Revenge tax

A "scurrilous idea" -- better known as the Tobin tax, a levy on foreign-exchange transactions -- seems to be taking on a life of its own.

This week U.S. Rep. Peter DeFazio is expected to propose a tax on all financial transactions (like stock purchases -- excluding those connected to health, education, and pensions). The idea of funding job creation in this way has the backing of a variety of groups, including the NAACP, AFL-CIO, and the National Council of La Raza.

Although the idea of a financial transactions tax has been floating around since Nobel economics prize winner James Tobin proposed it in the 1970s (to stabilize currencies), it has gained recent traction since Britain's Prime Minister Gordon Brown brought it up at a meeting of G20 finance ministers meeting earlier this month. He discussed using some form of a tax on all financial transactions, to stabilize whole markets.

Much of the debate focuses on justice, the idea seems to be to tax the bad guys and use the money for any number of just causes. It's hard to argue with that sort of logic. As Brown pointed out, the banks should have to bear some of the costs of the massive bailouts they received.

It cannot be acceptable that the benefits of success in this sector are reaped by the few but the costs of its failure are borne by all of us."

At the request of the G-20, the IMF is preparing a report on the tax -- despite opposition by IMF Managing Director Dominique Strauss-Kahn. Opponents avoid philosophy and stick to economics, arguing that countries instituting such levies might risk pushing financial operations into friendlier markets and that it would be technically difficult to implement.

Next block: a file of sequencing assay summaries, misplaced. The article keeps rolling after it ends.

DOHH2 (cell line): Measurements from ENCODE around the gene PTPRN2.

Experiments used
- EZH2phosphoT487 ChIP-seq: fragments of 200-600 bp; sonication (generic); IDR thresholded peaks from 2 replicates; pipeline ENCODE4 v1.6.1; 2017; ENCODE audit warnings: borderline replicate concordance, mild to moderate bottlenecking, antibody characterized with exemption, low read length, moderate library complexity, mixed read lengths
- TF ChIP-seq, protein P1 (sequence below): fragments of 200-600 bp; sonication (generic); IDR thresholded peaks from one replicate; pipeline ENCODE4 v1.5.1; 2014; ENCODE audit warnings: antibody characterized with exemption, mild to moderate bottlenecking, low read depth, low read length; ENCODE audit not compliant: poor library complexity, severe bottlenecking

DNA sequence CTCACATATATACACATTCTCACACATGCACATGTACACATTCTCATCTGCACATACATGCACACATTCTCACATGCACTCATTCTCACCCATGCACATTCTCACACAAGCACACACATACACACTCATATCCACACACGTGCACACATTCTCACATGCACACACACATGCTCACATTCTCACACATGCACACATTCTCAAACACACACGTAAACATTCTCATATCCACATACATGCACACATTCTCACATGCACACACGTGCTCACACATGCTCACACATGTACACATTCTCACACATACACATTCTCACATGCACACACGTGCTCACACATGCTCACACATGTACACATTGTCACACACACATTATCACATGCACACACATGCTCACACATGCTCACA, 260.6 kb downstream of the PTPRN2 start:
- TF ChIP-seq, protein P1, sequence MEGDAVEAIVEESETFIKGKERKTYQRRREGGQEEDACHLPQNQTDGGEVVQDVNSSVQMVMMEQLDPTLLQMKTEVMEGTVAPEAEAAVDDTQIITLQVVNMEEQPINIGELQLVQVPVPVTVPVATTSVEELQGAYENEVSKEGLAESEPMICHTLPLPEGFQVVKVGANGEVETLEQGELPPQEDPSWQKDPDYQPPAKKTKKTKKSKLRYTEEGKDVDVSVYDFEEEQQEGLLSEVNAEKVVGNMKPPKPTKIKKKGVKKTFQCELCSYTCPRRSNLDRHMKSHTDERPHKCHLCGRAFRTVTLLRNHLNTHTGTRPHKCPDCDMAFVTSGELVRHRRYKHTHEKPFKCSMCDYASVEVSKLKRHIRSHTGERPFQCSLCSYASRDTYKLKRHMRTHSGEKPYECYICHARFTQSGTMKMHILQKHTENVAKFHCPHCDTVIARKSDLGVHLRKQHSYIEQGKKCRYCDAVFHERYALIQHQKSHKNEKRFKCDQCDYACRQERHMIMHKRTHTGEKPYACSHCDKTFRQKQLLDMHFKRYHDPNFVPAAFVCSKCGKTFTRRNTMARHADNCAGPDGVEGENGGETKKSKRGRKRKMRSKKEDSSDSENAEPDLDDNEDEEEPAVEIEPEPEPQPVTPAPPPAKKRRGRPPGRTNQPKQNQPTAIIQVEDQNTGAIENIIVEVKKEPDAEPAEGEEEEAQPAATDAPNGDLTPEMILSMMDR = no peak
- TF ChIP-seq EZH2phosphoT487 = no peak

In the meantime, Brazil has unilaterally implemented a tax on currency transactions, intended to stabilize the real by reducing speculation.

Jonathan Ernst/Getty Images


Hugo Chavez is going to make it rain

Some of the world's remaining communist countries (plus former Soviet Russia) are preparing to control the weather. Indeed, China, Russia, Venezuela, and Cuba are preparing ways to control precipitation -- hearkening back to something the X-Men guys thought up during the Cold War (see: Storm). 

Last a summer, Chinese government officials worried that it might rain on their parade, literally, during the Olympics. They fired rockets filled with dry ice and silver iodide into the clouds, to make them cough up any raindrops before Beijing. The process might have backfired, causing two fierce snowstorms. But Moscow's mayor seems undeterred by the weather -- he is using the same technology to deflect snowfall from his city, having military planes spray iodide clouds.

Venezuela isn't as concerned with deflecting precipitation. Chavez is trying to increase rainfall on parched areas of his country. And rather than simply ordering the cloud seeding to take place, he is going to do it himself, going airborne with a group of Cuban scientists.

"I'm going in a plane. Any cloud that crosses me, I'll zap it so that it rains," Chavez said.